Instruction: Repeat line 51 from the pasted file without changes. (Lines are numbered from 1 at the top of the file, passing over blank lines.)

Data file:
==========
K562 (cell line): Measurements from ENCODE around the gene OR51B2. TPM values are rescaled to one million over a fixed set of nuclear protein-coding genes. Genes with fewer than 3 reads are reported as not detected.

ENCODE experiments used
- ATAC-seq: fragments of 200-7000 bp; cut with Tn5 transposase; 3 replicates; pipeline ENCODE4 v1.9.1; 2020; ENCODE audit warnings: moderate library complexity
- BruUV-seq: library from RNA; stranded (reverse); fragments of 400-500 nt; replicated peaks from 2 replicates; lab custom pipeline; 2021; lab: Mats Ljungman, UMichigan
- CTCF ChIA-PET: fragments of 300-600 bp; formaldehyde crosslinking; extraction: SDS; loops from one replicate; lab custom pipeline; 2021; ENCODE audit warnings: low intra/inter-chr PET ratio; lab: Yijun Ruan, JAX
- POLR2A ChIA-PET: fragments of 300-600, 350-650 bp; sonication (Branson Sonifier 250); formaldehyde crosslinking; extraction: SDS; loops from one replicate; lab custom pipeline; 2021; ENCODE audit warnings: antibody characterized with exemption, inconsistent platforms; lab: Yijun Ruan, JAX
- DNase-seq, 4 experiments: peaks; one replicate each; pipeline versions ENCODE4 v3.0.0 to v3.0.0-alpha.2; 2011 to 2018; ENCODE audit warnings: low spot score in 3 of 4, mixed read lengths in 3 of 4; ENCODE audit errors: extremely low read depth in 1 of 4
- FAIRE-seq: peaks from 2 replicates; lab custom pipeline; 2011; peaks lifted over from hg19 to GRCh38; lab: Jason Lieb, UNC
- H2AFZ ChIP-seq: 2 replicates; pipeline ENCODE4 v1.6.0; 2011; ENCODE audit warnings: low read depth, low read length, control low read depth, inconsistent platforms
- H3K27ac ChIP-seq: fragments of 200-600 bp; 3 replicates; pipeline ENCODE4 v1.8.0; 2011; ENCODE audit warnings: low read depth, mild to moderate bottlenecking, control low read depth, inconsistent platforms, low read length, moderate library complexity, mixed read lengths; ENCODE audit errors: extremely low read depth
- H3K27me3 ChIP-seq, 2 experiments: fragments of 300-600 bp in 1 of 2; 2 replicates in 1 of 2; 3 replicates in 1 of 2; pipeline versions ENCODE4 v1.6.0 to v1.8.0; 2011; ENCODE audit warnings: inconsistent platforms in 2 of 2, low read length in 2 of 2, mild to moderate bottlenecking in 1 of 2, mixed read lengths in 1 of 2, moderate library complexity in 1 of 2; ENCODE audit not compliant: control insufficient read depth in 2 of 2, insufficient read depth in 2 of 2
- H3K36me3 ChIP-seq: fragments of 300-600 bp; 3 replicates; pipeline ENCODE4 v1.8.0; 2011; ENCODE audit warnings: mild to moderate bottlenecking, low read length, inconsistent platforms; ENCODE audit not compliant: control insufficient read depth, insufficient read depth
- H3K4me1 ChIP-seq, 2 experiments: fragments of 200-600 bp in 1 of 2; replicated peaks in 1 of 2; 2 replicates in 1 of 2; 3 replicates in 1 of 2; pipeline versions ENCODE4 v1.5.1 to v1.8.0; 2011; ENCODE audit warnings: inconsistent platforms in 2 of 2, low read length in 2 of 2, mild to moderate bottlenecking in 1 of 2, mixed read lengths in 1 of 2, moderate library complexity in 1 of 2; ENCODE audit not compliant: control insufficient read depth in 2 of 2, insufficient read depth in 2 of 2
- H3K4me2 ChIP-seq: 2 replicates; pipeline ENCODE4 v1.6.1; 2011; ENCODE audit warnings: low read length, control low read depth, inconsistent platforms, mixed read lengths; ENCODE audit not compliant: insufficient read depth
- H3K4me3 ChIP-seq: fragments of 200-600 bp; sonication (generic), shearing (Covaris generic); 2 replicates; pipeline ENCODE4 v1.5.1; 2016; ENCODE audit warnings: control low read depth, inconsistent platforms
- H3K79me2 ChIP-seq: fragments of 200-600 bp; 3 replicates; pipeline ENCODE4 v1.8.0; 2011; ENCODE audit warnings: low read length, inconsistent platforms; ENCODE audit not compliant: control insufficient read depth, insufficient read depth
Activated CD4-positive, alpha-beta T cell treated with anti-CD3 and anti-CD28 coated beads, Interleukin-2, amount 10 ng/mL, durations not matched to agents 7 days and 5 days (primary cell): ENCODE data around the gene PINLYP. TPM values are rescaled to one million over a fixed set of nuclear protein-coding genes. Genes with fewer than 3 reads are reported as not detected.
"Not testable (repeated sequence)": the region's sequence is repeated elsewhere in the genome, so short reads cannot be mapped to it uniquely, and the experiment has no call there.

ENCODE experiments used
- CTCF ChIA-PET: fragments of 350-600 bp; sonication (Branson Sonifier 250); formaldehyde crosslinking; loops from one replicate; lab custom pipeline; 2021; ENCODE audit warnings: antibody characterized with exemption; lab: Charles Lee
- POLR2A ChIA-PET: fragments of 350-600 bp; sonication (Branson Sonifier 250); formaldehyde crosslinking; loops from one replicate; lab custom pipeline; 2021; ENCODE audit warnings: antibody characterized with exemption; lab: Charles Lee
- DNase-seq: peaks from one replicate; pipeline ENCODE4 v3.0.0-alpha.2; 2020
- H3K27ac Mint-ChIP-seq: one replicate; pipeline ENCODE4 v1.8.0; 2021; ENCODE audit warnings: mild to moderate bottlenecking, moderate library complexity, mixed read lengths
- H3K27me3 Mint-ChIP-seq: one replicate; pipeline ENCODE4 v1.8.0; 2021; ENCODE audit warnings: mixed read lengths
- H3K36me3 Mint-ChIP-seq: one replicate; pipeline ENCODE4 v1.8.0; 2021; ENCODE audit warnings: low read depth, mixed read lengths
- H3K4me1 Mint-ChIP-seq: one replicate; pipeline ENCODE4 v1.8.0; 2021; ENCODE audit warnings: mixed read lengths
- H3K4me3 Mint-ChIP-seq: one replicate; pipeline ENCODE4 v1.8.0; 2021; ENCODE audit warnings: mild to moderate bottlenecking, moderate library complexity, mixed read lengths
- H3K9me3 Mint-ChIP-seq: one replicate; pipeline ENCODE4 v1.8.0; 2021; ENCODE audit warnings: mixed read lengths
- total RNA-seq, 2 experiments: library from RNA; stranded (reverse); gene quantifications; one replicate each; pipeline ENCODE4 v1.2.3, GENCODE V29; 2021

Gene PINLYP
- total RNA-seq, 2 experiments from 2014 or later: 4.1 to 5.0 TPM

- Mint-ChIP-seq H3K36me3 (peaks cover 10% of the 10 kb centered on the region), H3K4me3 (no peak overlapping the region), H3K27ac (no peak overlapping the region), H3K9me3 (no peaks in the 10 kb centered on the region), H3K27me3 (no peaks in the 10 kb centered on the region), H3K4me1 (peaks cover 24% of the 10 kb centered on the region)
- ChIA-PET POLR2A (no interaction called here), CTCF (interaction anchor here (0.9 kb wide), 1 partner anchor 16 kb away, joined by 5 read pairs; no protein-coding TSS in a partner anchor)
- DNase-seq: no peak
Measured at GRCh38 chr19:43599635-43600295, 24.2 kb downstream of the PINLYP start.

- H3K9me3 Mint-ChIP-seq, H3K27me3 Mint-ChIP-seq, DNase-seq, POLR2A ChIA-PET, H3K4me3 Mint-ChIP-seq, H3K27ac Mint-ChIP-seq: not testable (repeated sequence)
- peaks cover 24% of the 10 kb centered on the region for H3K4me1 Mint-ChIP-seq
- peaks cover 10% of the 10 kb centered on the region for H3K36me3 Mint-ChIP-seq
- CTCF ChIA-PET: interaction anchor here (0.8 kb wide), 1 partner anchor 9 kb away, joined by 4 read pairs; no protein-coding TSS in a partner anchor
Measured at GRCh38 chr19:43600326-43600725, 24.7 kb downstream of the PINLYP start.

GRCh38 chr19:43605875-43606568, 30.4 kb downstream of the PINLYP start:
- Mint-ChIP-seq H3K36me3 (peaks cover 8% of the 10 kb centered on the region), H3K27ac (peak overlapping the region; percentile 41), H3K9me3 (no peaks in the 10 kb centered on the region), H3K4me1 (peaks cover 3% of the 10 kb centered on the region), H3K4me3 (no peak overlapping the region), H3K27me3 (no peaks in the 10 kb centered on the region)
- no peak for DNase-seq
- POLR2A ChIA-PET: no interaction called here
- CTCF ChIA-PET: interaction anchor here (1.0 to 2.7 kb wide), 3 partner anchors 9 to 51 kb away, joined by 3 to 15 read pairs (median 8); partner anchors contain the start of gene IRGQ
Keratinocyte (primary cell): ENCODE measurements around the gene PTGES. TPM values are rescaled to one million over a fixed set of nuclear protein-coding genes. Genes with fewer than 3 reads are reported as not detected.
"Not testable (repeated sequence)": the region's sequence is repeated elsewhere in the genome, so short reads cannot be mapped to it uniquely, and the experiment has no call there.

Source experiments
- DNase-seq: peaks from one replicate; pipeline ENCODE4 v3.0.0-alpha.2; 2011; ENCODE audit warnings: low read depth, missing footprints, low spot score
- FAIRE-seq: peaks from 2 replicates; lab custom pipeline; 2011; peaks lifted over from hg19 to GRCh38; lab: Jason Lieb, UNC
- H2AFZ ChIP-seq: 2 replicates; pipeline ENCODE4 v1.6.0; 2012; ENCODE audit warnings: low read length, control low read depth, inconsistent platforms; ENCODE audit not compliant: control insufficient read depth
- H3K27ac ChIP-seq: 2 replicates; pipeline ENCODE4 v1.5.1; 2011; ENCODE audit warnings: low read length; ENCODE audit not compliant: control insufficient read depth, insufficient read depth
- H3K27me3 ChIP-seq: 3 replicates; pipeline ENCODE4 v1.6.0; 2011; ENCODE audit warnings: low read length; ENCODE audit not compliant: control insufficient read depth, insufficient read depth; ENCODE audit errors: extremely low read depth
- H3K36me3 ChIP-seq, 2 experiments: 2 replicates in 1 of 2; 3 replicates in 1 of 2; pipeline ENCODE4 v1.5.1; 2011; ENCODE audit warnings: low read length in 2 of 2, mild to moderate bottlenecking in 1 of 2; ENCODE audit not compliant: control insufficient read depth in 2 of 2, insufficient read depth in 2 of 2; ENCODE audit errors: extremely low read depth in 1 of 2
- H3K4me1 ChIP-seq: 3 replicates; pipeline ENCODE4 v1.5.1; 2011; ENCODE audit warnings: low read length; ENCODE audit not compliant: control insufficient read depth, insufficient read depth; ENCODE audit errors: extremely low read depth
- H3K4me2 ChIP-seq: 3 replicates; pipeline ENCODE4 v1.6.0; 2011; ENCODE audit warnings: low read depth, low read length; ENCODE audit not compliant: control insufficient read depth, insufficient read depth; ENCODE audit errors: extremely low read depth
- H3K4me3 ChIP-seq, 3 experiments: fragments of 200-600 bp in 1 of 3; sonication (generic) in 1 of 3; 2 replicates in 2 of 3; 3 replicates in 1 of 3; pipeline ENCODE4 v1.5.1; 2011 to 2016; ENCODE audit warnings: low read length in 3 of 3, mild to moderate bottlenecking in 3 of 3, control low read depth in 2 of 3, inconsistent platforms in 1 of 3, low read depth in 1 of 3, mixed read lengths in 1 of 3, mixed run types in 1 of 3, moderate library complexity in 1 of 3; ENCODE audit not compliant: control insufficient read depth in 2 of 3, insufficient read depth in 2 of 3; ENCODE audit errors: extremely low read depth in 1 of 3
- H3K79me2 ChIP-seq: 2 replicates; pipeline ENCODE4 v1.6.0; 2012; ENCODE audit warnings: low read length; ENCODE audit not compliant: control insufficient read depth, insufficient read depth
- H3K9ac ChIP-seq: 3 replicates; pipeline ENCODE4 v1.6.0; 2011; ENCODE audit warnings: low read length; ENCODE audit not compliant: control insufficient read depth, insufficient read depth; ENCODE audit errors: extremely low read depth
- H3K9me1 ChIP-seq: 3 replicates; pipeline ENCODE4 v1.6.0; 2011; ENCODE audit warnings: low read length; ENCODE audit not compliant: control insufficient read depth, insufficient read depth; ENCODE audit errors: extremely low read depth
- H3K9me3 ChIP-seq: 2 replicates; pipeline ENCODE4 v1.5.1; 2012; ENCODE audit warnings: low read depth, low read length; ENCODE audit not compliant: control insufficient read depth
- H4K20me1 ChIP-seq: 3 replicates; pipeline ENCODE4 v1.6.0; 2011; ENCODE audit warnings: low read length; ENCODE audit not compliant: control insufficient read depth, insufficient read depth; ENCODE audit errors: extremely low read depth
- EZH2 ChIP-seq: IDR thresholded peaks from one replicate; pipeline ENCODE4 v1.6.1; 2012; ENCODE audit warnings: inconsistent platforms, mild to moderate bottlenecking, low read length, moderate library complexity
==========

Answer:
- H2AFZ ChIP-seq: 2 replicates; pipeline ENCODE4 v1.6.0; 2012; ENCODE audit warnings: low read length, control low read depth, inconsistent platforms; ENCODE audit not compliant: control insufficient read depth